Enjoyed stage two of The Hobbit more than stage one. It had to be Jackson to direct this, the movie Moguls got that right. Enough of Tolkein’s lovely language and rich imagination to satisfy the likes of me, enough Pirates of The Caribbean style swashbuckling action comedy and romance to keep the teens happy, and the way that this prequel references and harks forward to the Lord of The Rings movie trilogy is a bonus that would have been less available to a differently styled and directed movie or movies.
I found the added battle, dwarves/versus dragon under The Lonely Mountain in the dwarf halls at the end of the movie a bit over the top, but it wasn’t boring, and the scriptwriters put in so much of Smaug’s dialogue with Bilbo from the book that these scenes did retain some Tolkienesque veracity.
Jackson and his co-writers really are bridging the gap between the hobbit and LOTR – making the ring ‘heavy’ for Bilbo as it was for Frodo.
In this rerwrite it so isn’t an ordinary magic ring, it is clearly the one the other movies have already introduced. As one example, when Bilbo puts it on to fight the spiders he at once understands their spider language, which is presumably a dialect of ‘the black speech’. And this makes sense, because in this version the spiders have recently been spawned by Sauron in Dol Guldor, a bit more convincing than Tolkiens explanation in the book, which was, more or less, that the spiders spoke a debased form of ‘common’, as we would say in D&D. I can accept that Trolls might speak ‘common’, as it could be useful for them, in their dealings with other races, but to me this never rang true for Mirkwood’s spiders.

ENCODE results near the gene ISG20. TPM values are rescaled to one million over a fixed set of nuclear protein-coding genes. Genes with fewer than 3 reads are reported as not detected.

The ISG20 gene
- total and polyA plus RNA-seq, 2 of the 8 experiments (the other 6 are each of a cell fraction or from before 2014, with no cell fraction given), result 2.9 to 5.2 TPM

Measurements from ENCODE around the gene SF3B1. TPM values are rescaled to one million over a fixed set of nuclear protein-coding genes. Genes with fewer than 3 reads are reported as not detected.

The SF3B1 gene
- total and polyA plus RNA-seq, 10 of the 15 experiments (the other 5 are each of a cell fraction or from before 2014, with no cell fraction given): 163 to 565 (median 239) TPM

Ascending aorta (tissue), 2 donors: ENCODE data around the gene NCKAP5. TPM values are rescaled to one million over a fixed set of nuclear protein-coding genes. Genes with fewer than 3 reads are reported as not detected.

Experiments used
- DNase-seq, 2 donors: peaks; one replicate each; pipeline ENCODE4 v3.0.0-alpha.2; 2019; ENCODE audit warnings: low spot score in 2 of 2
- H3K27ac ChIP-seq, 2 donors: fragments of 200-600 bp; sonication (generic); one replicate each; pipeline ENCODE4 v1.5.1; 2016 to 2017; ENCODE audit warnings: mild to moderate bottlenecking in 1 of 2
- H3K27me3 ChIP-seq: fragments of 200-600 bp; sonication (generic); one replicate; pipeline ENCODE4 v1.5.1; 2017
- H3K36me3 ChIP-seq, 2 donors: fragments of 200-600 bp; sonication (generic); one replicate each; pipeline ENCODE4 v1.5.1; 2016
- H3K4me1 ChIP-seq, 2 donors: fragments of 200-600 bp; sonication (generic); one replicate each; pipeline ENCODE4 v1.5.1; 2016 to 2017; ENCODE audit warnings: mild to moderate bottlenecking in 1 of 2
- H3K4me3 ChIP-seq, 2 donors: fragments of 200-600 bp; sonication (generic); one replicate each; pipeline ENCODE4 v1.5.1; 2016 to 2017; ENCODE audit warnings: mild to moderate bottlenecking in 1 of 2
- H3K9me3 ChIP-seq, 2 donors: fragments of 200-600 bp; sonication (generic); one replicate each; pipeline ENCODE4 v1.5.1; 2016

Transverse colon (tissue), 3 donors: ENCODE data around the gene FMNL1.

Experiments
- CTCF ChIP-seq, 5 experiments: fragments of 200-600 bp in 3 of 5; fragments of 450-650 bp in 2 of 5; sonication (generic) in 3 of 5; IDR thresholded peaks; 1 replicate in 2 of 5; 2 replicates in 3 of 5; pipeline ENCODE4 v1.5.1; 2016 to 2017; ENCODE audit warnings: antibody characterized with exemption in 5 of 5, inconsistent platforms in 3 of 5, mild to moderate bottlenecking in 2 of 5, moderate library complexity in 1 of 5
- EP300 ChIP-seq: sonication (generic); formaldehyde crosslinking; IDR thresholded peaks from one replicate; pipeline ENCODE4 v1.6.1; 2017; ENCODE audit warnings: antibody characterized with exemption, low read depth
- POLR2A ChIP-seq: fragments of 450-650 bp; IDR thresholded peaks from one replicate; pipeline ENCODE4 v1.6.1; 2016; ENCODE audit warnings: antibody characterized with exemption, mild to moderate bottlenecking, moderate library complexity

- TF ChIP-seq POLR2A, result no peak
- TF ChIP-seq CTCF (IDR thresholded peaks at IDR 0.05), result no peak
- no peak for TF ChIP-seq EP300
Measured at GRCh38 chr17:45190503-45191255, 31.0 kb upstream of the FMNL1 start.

Though Tolkien doesn’t explicitly state the spiders are from Dol Guldor in The Hobbit, he does make that connection later in the LOTR appendices. So Jackson further shores up Tolkein’s belated bridge between LOTR and Hobbit, making the Hobbit/LOTR saga as a whole more cohesive than could a Hobbit movie series faithful to the book alone.
As for the mighty goblin and warg armies of Mount Gundabad with their legions of accompanying bats that block the sun, in the book they were at first aroused and enraged by the slaying of the Goblin King by Gandalf and Thorin’s party, then later lured by rumour of the dragon’s hoard, now up for grabs in Erebor. So like the Goblins in Tolkien’s Father Christmas Letters, also written explicitly for children, they are not so much slave armies of a Sauron or a Saruman as independent evil minded denizens of the dark places of the earth.
Its clear from early in The Hobbit that ‘The Necromancer’ of Dol Guldor was no ordinary foe: when Thorin says: “We have long ago paid the goblins of Moria, we must give a thought to the Necromancer.” Gandald replies: “Don’t be absurd! He is an enemy quite beyond the powers of all the dwarves put together, if they could all be collected again from the four corners of the world.”
And this prepares the way for Gandalf’s so-important business with the White Council, which was to drive the Necromancer out of Mirkwood and make the Greenwood a safer place ‘for many a day’. In The Hobbit this may just have been a plot device; Gandalf did need a very good excuse for suddenly abandoning Bilbo and the dwarves mid-quest.
However in The Desolation of Smaug we learn that many of the warg and orc/goblin forces now massing for battle are at this moment being spawned in Dol Guldor to serve ‘master’ Sauron, which means The Battle of Five Armies is to be, as Tolkien himself later painted it, the first main battle of the major war that was not very far away.